Upon issuance, all SSL digital certificates have a finite lifespan and are no longer recognized as valid upon expiration. Certificates may have varying periods of validity and are often set to expire anywhere between one and five years based on company policy and/or cost considerations.
Minimally, certificates need to be replaced at the end of their life to avoid service disruption and decreased security. However, there may be a number of scenarios where a certificate needs to be replaced earlier (e.g., Heartbleed bug, SHA-1 end-of-life migration, company mergers, change in company policy).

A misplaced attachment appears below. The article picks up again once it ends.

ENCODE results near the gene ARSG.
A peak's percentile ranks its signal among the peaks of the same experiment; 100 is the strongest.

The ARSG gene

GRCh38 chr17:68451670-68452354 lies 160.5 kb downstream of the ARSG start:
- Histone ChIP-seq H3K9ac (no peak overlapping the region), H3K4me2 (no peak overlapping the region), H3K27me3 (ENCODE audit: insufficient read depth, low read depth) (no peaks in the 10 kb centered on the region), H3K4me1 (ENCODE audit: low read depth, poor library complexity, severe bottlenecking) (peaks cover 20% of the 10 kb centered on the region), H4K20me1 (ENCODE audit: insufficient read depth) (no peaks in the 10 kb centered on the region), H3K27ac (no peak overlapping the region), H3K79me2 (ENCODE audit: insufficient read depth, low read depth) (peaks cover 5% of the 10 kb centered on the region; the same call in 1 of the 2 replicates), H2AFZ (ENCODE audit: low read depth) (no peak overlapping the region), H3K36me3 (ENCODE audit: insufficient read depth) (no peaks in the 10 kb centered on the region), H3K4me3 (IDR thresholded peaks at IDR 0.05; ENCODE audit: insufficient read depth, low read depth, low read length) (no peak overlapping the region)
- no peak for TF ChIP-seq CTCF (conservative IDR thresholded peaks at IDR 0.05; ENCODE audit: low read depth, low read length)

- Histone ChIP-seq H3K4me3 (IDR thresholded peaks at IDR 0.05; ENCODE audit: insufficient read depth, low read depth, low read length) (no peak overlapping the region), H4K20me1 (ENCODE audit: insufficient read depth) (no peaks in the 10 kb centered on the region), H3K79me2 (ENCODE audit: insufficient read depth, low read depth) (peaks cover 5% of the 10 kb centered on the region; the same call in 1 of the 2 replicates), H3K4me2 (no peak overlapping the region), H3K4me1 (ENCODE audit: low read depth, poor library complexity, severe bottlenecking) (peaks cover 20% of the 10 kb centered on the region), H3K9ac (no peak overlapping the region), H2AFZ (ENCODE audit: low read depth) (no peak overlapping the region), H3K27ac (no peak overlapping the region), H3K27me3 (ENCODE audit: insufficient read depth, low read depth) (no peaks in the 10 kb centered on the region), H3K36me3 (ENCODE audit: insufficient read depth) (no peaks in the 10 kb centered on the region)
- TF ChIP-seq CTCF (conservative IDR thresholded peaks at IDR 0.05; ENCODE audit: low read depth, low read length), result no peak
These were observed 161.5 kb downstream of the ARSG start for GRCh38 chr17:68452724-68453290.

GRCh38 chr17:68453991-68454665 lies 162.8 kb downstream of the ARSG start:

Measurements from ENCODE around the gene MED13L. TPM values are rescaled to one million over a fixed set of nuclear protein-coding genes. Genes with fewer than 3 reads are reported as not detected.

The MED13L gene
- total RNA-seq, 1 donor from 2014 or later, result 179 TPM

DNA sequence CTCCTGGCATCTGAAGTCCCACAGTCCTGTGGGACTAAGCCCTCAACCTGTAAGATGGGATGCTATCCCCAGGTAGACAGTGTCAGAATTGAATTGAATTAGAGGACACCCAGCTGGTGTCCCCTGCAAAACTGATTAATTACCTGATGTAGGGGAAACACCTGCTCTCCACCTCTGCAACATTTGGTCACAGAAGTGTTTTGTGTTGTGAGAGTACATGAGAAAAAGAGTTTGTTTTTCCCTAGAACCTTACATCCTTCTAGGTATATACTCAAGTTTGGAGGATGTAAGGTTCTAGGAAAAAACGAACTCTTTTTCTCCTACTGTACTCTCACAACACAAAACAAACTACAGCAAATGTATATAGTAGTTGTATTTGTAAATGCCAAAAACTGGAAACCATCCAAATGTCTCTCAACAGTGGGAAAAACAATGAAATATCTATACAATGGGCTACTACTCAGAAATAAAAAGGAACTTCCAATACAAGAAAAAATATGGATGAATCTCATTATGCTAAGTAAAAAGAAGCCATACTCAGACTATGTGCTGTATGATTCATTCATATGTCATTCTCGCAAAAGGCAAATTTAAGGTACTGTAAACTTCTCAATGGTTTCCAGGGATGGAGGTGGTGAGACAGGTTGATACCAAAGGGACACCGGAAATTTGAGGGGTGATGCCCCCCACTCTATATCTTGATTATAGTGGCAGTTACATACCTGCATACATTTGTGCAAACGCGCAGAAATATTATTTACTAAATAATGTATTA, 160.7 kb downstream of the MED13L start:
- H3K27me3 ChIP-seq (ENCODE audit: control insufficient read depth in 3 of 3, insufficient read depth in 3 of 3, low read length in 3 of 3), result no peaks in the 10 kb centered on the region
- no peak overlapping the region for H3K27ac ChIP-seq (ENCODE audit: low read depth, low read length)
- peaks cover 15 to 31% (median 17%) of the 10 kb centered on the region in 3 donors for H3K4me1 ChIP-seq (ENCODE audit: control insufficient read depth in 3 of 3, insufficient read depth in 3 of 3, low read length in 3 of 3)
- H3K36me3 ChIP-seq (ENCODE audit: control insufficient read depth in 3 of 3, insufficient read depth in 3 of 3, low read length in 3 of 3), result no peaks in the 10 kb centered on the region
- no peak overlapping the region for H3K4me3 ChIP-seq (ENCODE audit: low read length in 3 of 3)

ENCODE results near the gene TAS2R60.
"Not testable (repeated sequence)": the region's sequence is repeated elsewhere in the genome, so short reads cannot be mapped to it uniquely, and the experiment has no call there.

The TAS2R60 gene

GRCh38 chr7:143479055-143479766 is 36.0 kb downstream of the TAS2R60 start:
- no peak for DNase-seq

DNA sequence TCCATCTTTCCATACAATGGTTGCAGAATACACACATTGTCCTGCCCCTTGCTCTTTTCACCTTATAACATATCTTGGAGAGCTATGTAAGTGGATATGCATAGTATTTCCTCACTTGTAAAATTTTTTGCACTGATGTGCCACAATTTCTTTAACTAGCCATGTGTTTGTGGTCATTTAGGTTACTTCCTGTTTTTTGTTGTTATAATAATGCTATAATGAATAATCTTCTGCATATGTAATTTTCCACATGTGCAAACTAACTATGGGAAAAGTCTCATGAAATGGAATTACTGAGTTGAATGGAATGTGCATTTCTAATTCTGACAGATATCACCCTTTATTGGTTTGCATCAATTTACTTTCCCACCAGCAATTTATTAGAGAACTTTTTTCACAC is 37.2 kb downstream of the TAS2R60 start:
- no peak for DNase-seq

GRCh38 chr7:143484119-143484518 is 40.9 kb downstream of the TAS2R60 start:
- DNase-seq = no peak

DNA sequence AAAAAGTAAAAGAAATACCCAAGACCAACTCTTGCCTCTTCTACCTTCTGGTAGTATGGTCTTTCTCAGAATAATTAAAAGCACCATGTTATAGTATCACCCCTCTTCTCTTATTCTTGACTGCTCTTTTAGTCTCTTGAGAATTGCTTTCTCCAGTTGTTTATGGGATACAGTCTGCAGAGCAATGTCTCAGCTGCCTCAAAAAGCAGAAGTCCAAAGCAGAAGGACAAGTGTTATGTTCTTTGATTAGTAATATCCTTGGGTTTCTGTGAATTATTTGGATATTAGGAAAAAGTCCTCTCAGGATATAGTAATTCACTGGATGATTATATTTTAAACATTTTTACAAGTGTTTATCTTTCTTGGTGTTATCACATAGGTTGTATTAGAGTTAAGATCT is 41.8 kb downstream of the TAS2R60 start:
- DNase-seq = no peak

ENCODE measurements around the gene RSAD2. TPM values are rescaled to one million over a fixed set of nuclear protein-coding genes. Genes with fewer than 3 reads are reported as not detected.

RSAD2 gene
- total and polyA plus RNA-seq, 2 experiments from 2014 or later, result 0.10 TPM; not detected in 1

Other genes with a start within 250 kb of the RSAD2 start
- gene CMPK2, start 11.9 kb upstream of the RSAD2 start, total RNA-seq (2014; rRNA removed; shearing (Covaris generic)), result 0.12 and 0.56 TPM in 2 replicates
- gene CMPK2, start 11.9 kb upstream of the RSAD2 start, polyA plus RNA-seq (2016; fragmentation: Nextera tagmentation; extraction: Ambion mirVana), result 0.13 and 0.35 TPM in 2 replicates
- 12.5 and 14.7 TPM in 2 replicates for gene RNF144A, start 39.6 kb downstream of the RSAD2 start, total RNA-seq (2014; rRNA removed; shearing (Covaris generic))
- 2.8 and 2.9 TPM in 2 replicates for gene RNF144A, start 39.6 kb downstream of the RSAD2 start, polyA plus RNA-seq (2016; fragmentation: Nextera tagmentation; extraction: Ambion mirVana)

Given the finite lifespan of SSL certificates and their widespread use throughout an organization, there are numerous reasons to take a lifecycle management approach. It’s critical to maintain an accurate accounting of SSL certificates that doesn’t rely on manual processes and tools.
This guide — intended for IT and security professionals — outlines the key elements of a certificate lifecycle management process and how to provide adequate tools and training to implement this process.